In the midst of all that, I planned a visit to my aunt who had been an emotional mother to me. In her mid-fifties, she had evaluated her life, sought help for alcohol dependence, and had decided to pursue her long-time dream of going to college. She had applied and been accepted at the commuter campus of her state’s university. But before I could travel to celebrate with her, before the next term started, she found that she had an aggressive and inoperable lung cancer. I was floored by the unfairness of it.
That’s how it is in the kingdom. The party can get a little rough. God’s creatures are free, meaning they’re free to make all sorts of moves that step on my toes. And life includes death–God seems to have a thing about change, about the new coming into being and the old passing away. I suppose you’ve got to expect blood when the host of the party has invited both lambs and lions. But it can get to feel like a bit too much. I know some people walk out on principle; others storm out in anger. I picture myself more slinking away, and curling into the fetal position outside the gate. While the host is calling, “Wait a minute, don’t go, I love you.”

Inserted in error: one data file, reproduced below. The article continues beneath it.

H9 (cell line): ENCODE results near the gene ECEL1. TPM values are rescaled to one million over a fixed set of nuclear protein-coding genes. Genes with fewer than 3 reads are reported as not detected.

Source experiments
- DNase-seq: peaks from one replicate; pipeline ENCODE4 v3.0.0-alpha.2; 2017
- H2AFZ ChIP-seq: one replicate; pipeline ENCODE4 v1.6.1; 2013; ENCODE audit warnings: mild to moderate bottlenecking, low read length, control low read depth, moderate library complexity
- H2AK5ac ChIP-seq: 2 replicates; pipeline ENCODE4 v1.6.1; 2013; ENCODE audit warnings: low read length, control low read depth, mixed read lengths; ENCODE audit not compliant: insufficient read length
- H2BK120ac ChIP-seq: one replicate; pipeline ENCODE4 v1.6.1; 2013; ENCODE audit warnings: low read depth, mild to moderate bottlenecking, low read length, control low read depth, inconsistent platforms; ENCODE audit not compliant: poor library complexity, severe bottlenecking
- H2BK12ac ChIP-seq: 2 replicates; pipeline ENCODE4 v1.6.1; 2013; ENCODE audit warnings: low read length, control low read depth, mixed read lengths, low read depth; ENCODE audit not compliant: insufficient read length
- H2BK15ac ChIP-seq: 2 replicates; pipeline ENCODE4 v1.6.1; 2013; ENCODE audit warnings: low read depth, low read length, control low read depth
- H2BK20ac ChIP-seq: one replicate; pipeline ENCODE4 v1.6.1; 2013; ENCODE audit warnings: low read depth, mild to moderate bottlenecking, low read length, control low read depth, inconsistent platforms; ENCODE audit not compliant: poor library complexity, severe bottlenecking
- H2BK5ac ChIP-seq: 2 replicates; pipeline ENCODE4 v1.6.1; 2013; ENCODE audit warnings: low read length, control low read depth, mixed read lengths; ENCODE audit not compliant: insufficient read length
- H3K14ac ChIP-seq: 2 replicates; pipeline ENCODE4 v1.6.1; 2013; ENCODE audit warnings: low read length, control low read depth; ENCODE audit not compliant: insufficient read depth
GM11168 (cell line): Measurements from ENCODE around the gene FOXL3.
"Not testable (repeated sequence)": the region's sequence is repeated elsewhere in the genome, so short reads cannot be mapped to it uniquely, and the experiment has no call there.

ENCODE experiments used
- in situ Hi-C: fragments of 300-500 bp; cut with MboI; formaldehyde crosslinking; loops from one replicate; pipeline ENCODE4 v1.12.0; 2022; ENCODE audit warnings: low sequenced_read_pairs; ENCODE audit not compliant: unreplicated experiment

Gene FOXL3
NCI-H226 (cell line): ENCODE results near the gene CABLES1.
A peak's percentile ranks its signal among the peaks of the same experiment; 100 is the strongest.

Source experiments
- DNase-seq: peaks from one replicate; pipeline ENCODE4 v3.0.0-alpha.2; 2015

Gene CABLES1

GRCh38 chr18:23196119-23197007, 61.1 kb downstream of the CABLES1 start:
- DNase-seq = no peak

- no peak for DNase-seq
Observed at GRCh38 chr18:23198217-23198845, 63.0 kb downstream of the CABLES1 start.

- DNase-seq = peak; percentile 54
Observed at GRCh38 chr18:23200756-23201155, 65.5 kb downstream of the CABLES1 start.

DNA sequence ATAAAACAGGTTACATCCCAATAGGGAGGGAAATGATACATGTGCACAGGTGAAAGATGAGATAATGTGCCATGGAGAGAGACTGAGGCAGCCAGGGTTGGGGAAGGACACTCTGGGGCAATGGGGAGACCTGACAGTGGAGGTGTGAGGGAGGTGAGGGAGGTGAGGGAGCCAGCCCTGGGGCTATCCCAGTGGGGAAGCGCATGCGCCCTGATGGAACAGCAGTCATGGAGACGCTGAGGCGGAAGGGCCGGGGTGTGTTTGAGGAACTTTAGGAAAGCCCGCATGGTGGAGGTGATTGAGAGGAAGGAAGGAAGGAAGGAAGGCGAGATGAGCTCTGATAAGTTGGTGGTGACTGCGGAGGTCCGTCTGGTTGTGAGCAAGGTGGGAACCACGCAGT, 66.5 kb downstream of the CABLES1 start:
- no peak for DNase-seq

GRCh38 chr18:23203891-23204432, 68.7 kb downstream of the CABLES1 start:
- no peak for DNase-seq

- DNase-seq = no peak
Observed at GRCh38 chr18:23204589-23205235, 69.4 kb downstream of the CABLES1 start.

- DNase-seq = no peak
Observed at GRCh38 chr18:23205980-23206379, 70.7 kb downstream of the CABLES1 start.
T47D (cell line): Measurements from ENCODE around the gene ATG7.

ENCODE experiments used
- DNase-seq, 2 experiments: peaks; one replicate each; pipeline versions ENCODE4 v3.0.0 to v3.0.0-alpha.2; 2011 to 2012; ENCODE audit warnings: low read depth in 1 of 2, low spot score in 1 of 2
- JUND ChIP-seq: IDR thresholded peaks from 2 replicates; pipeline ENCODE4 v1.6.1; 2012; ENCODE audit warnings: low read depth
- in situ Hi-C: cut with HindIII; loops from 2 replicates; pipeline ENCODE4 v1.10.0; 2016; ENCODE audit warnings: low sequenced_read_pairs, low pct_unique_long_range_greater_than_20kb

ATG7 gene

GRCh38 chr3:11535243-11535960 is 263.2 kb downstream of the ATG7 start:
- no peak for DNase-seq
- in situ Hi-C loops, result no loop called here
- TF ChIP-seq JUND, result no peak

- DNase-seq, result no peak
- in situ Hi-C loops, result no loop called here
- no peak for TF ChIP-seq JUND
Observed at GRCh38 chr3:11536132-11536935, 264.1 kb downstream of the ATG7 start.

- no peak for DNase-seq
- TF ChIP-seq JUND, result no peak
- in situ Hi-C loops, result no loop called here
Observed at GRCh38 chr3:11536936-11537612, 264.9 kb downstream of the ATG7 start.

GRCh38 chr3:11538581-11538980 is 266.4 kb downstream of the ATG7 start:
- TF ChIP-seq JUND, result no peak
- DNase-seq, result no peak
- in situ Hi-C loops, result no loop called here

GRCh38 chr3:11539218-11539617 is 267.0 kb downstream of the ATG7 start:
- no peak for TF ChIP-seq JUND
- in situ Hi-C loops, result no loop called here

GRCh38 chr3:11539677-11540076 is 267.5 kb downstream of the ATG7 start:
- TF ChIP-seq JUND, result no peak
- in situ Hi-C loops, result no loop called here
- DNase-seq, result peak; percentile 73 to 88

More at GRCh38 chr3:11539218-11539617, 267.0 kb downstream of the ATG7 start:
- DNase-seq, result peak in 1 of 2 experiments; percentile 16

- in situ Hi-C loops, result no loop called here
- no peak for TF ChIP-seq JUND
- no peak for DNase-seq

And the number one reason why I can’t always live in the kingdom: Just because. When all is said and done, after I finish blaming my parents and my Catholic school for my early conditioning, after I’ve worked on all my issues in therapy, after prayer and meditation, there still is something about my inability to keep the kingdom in focus that still plumb eludes me. If sin is missing the mark, then you can imagine me not even seeing there’s a target over there. It feels like there’s a sort of spiritual death wish, why else would I have made some of the decisions I have, said some of the things I have? Maybe this is as close as I come to a sense of what people mean by original sin. Try as I might, I know I just never will really get it all the way right. I’ll always blink, lose the focus. This is where hope comes in: the gut knowledge that no matter how obnoxious I seem, I won’t ever get permanently kicked out of the party; and if I leave on my own, I’m always welcome back. And with hope, also forgiveness, the sense that in the morning, the old day does really pass, and each new day always brings a new invitation.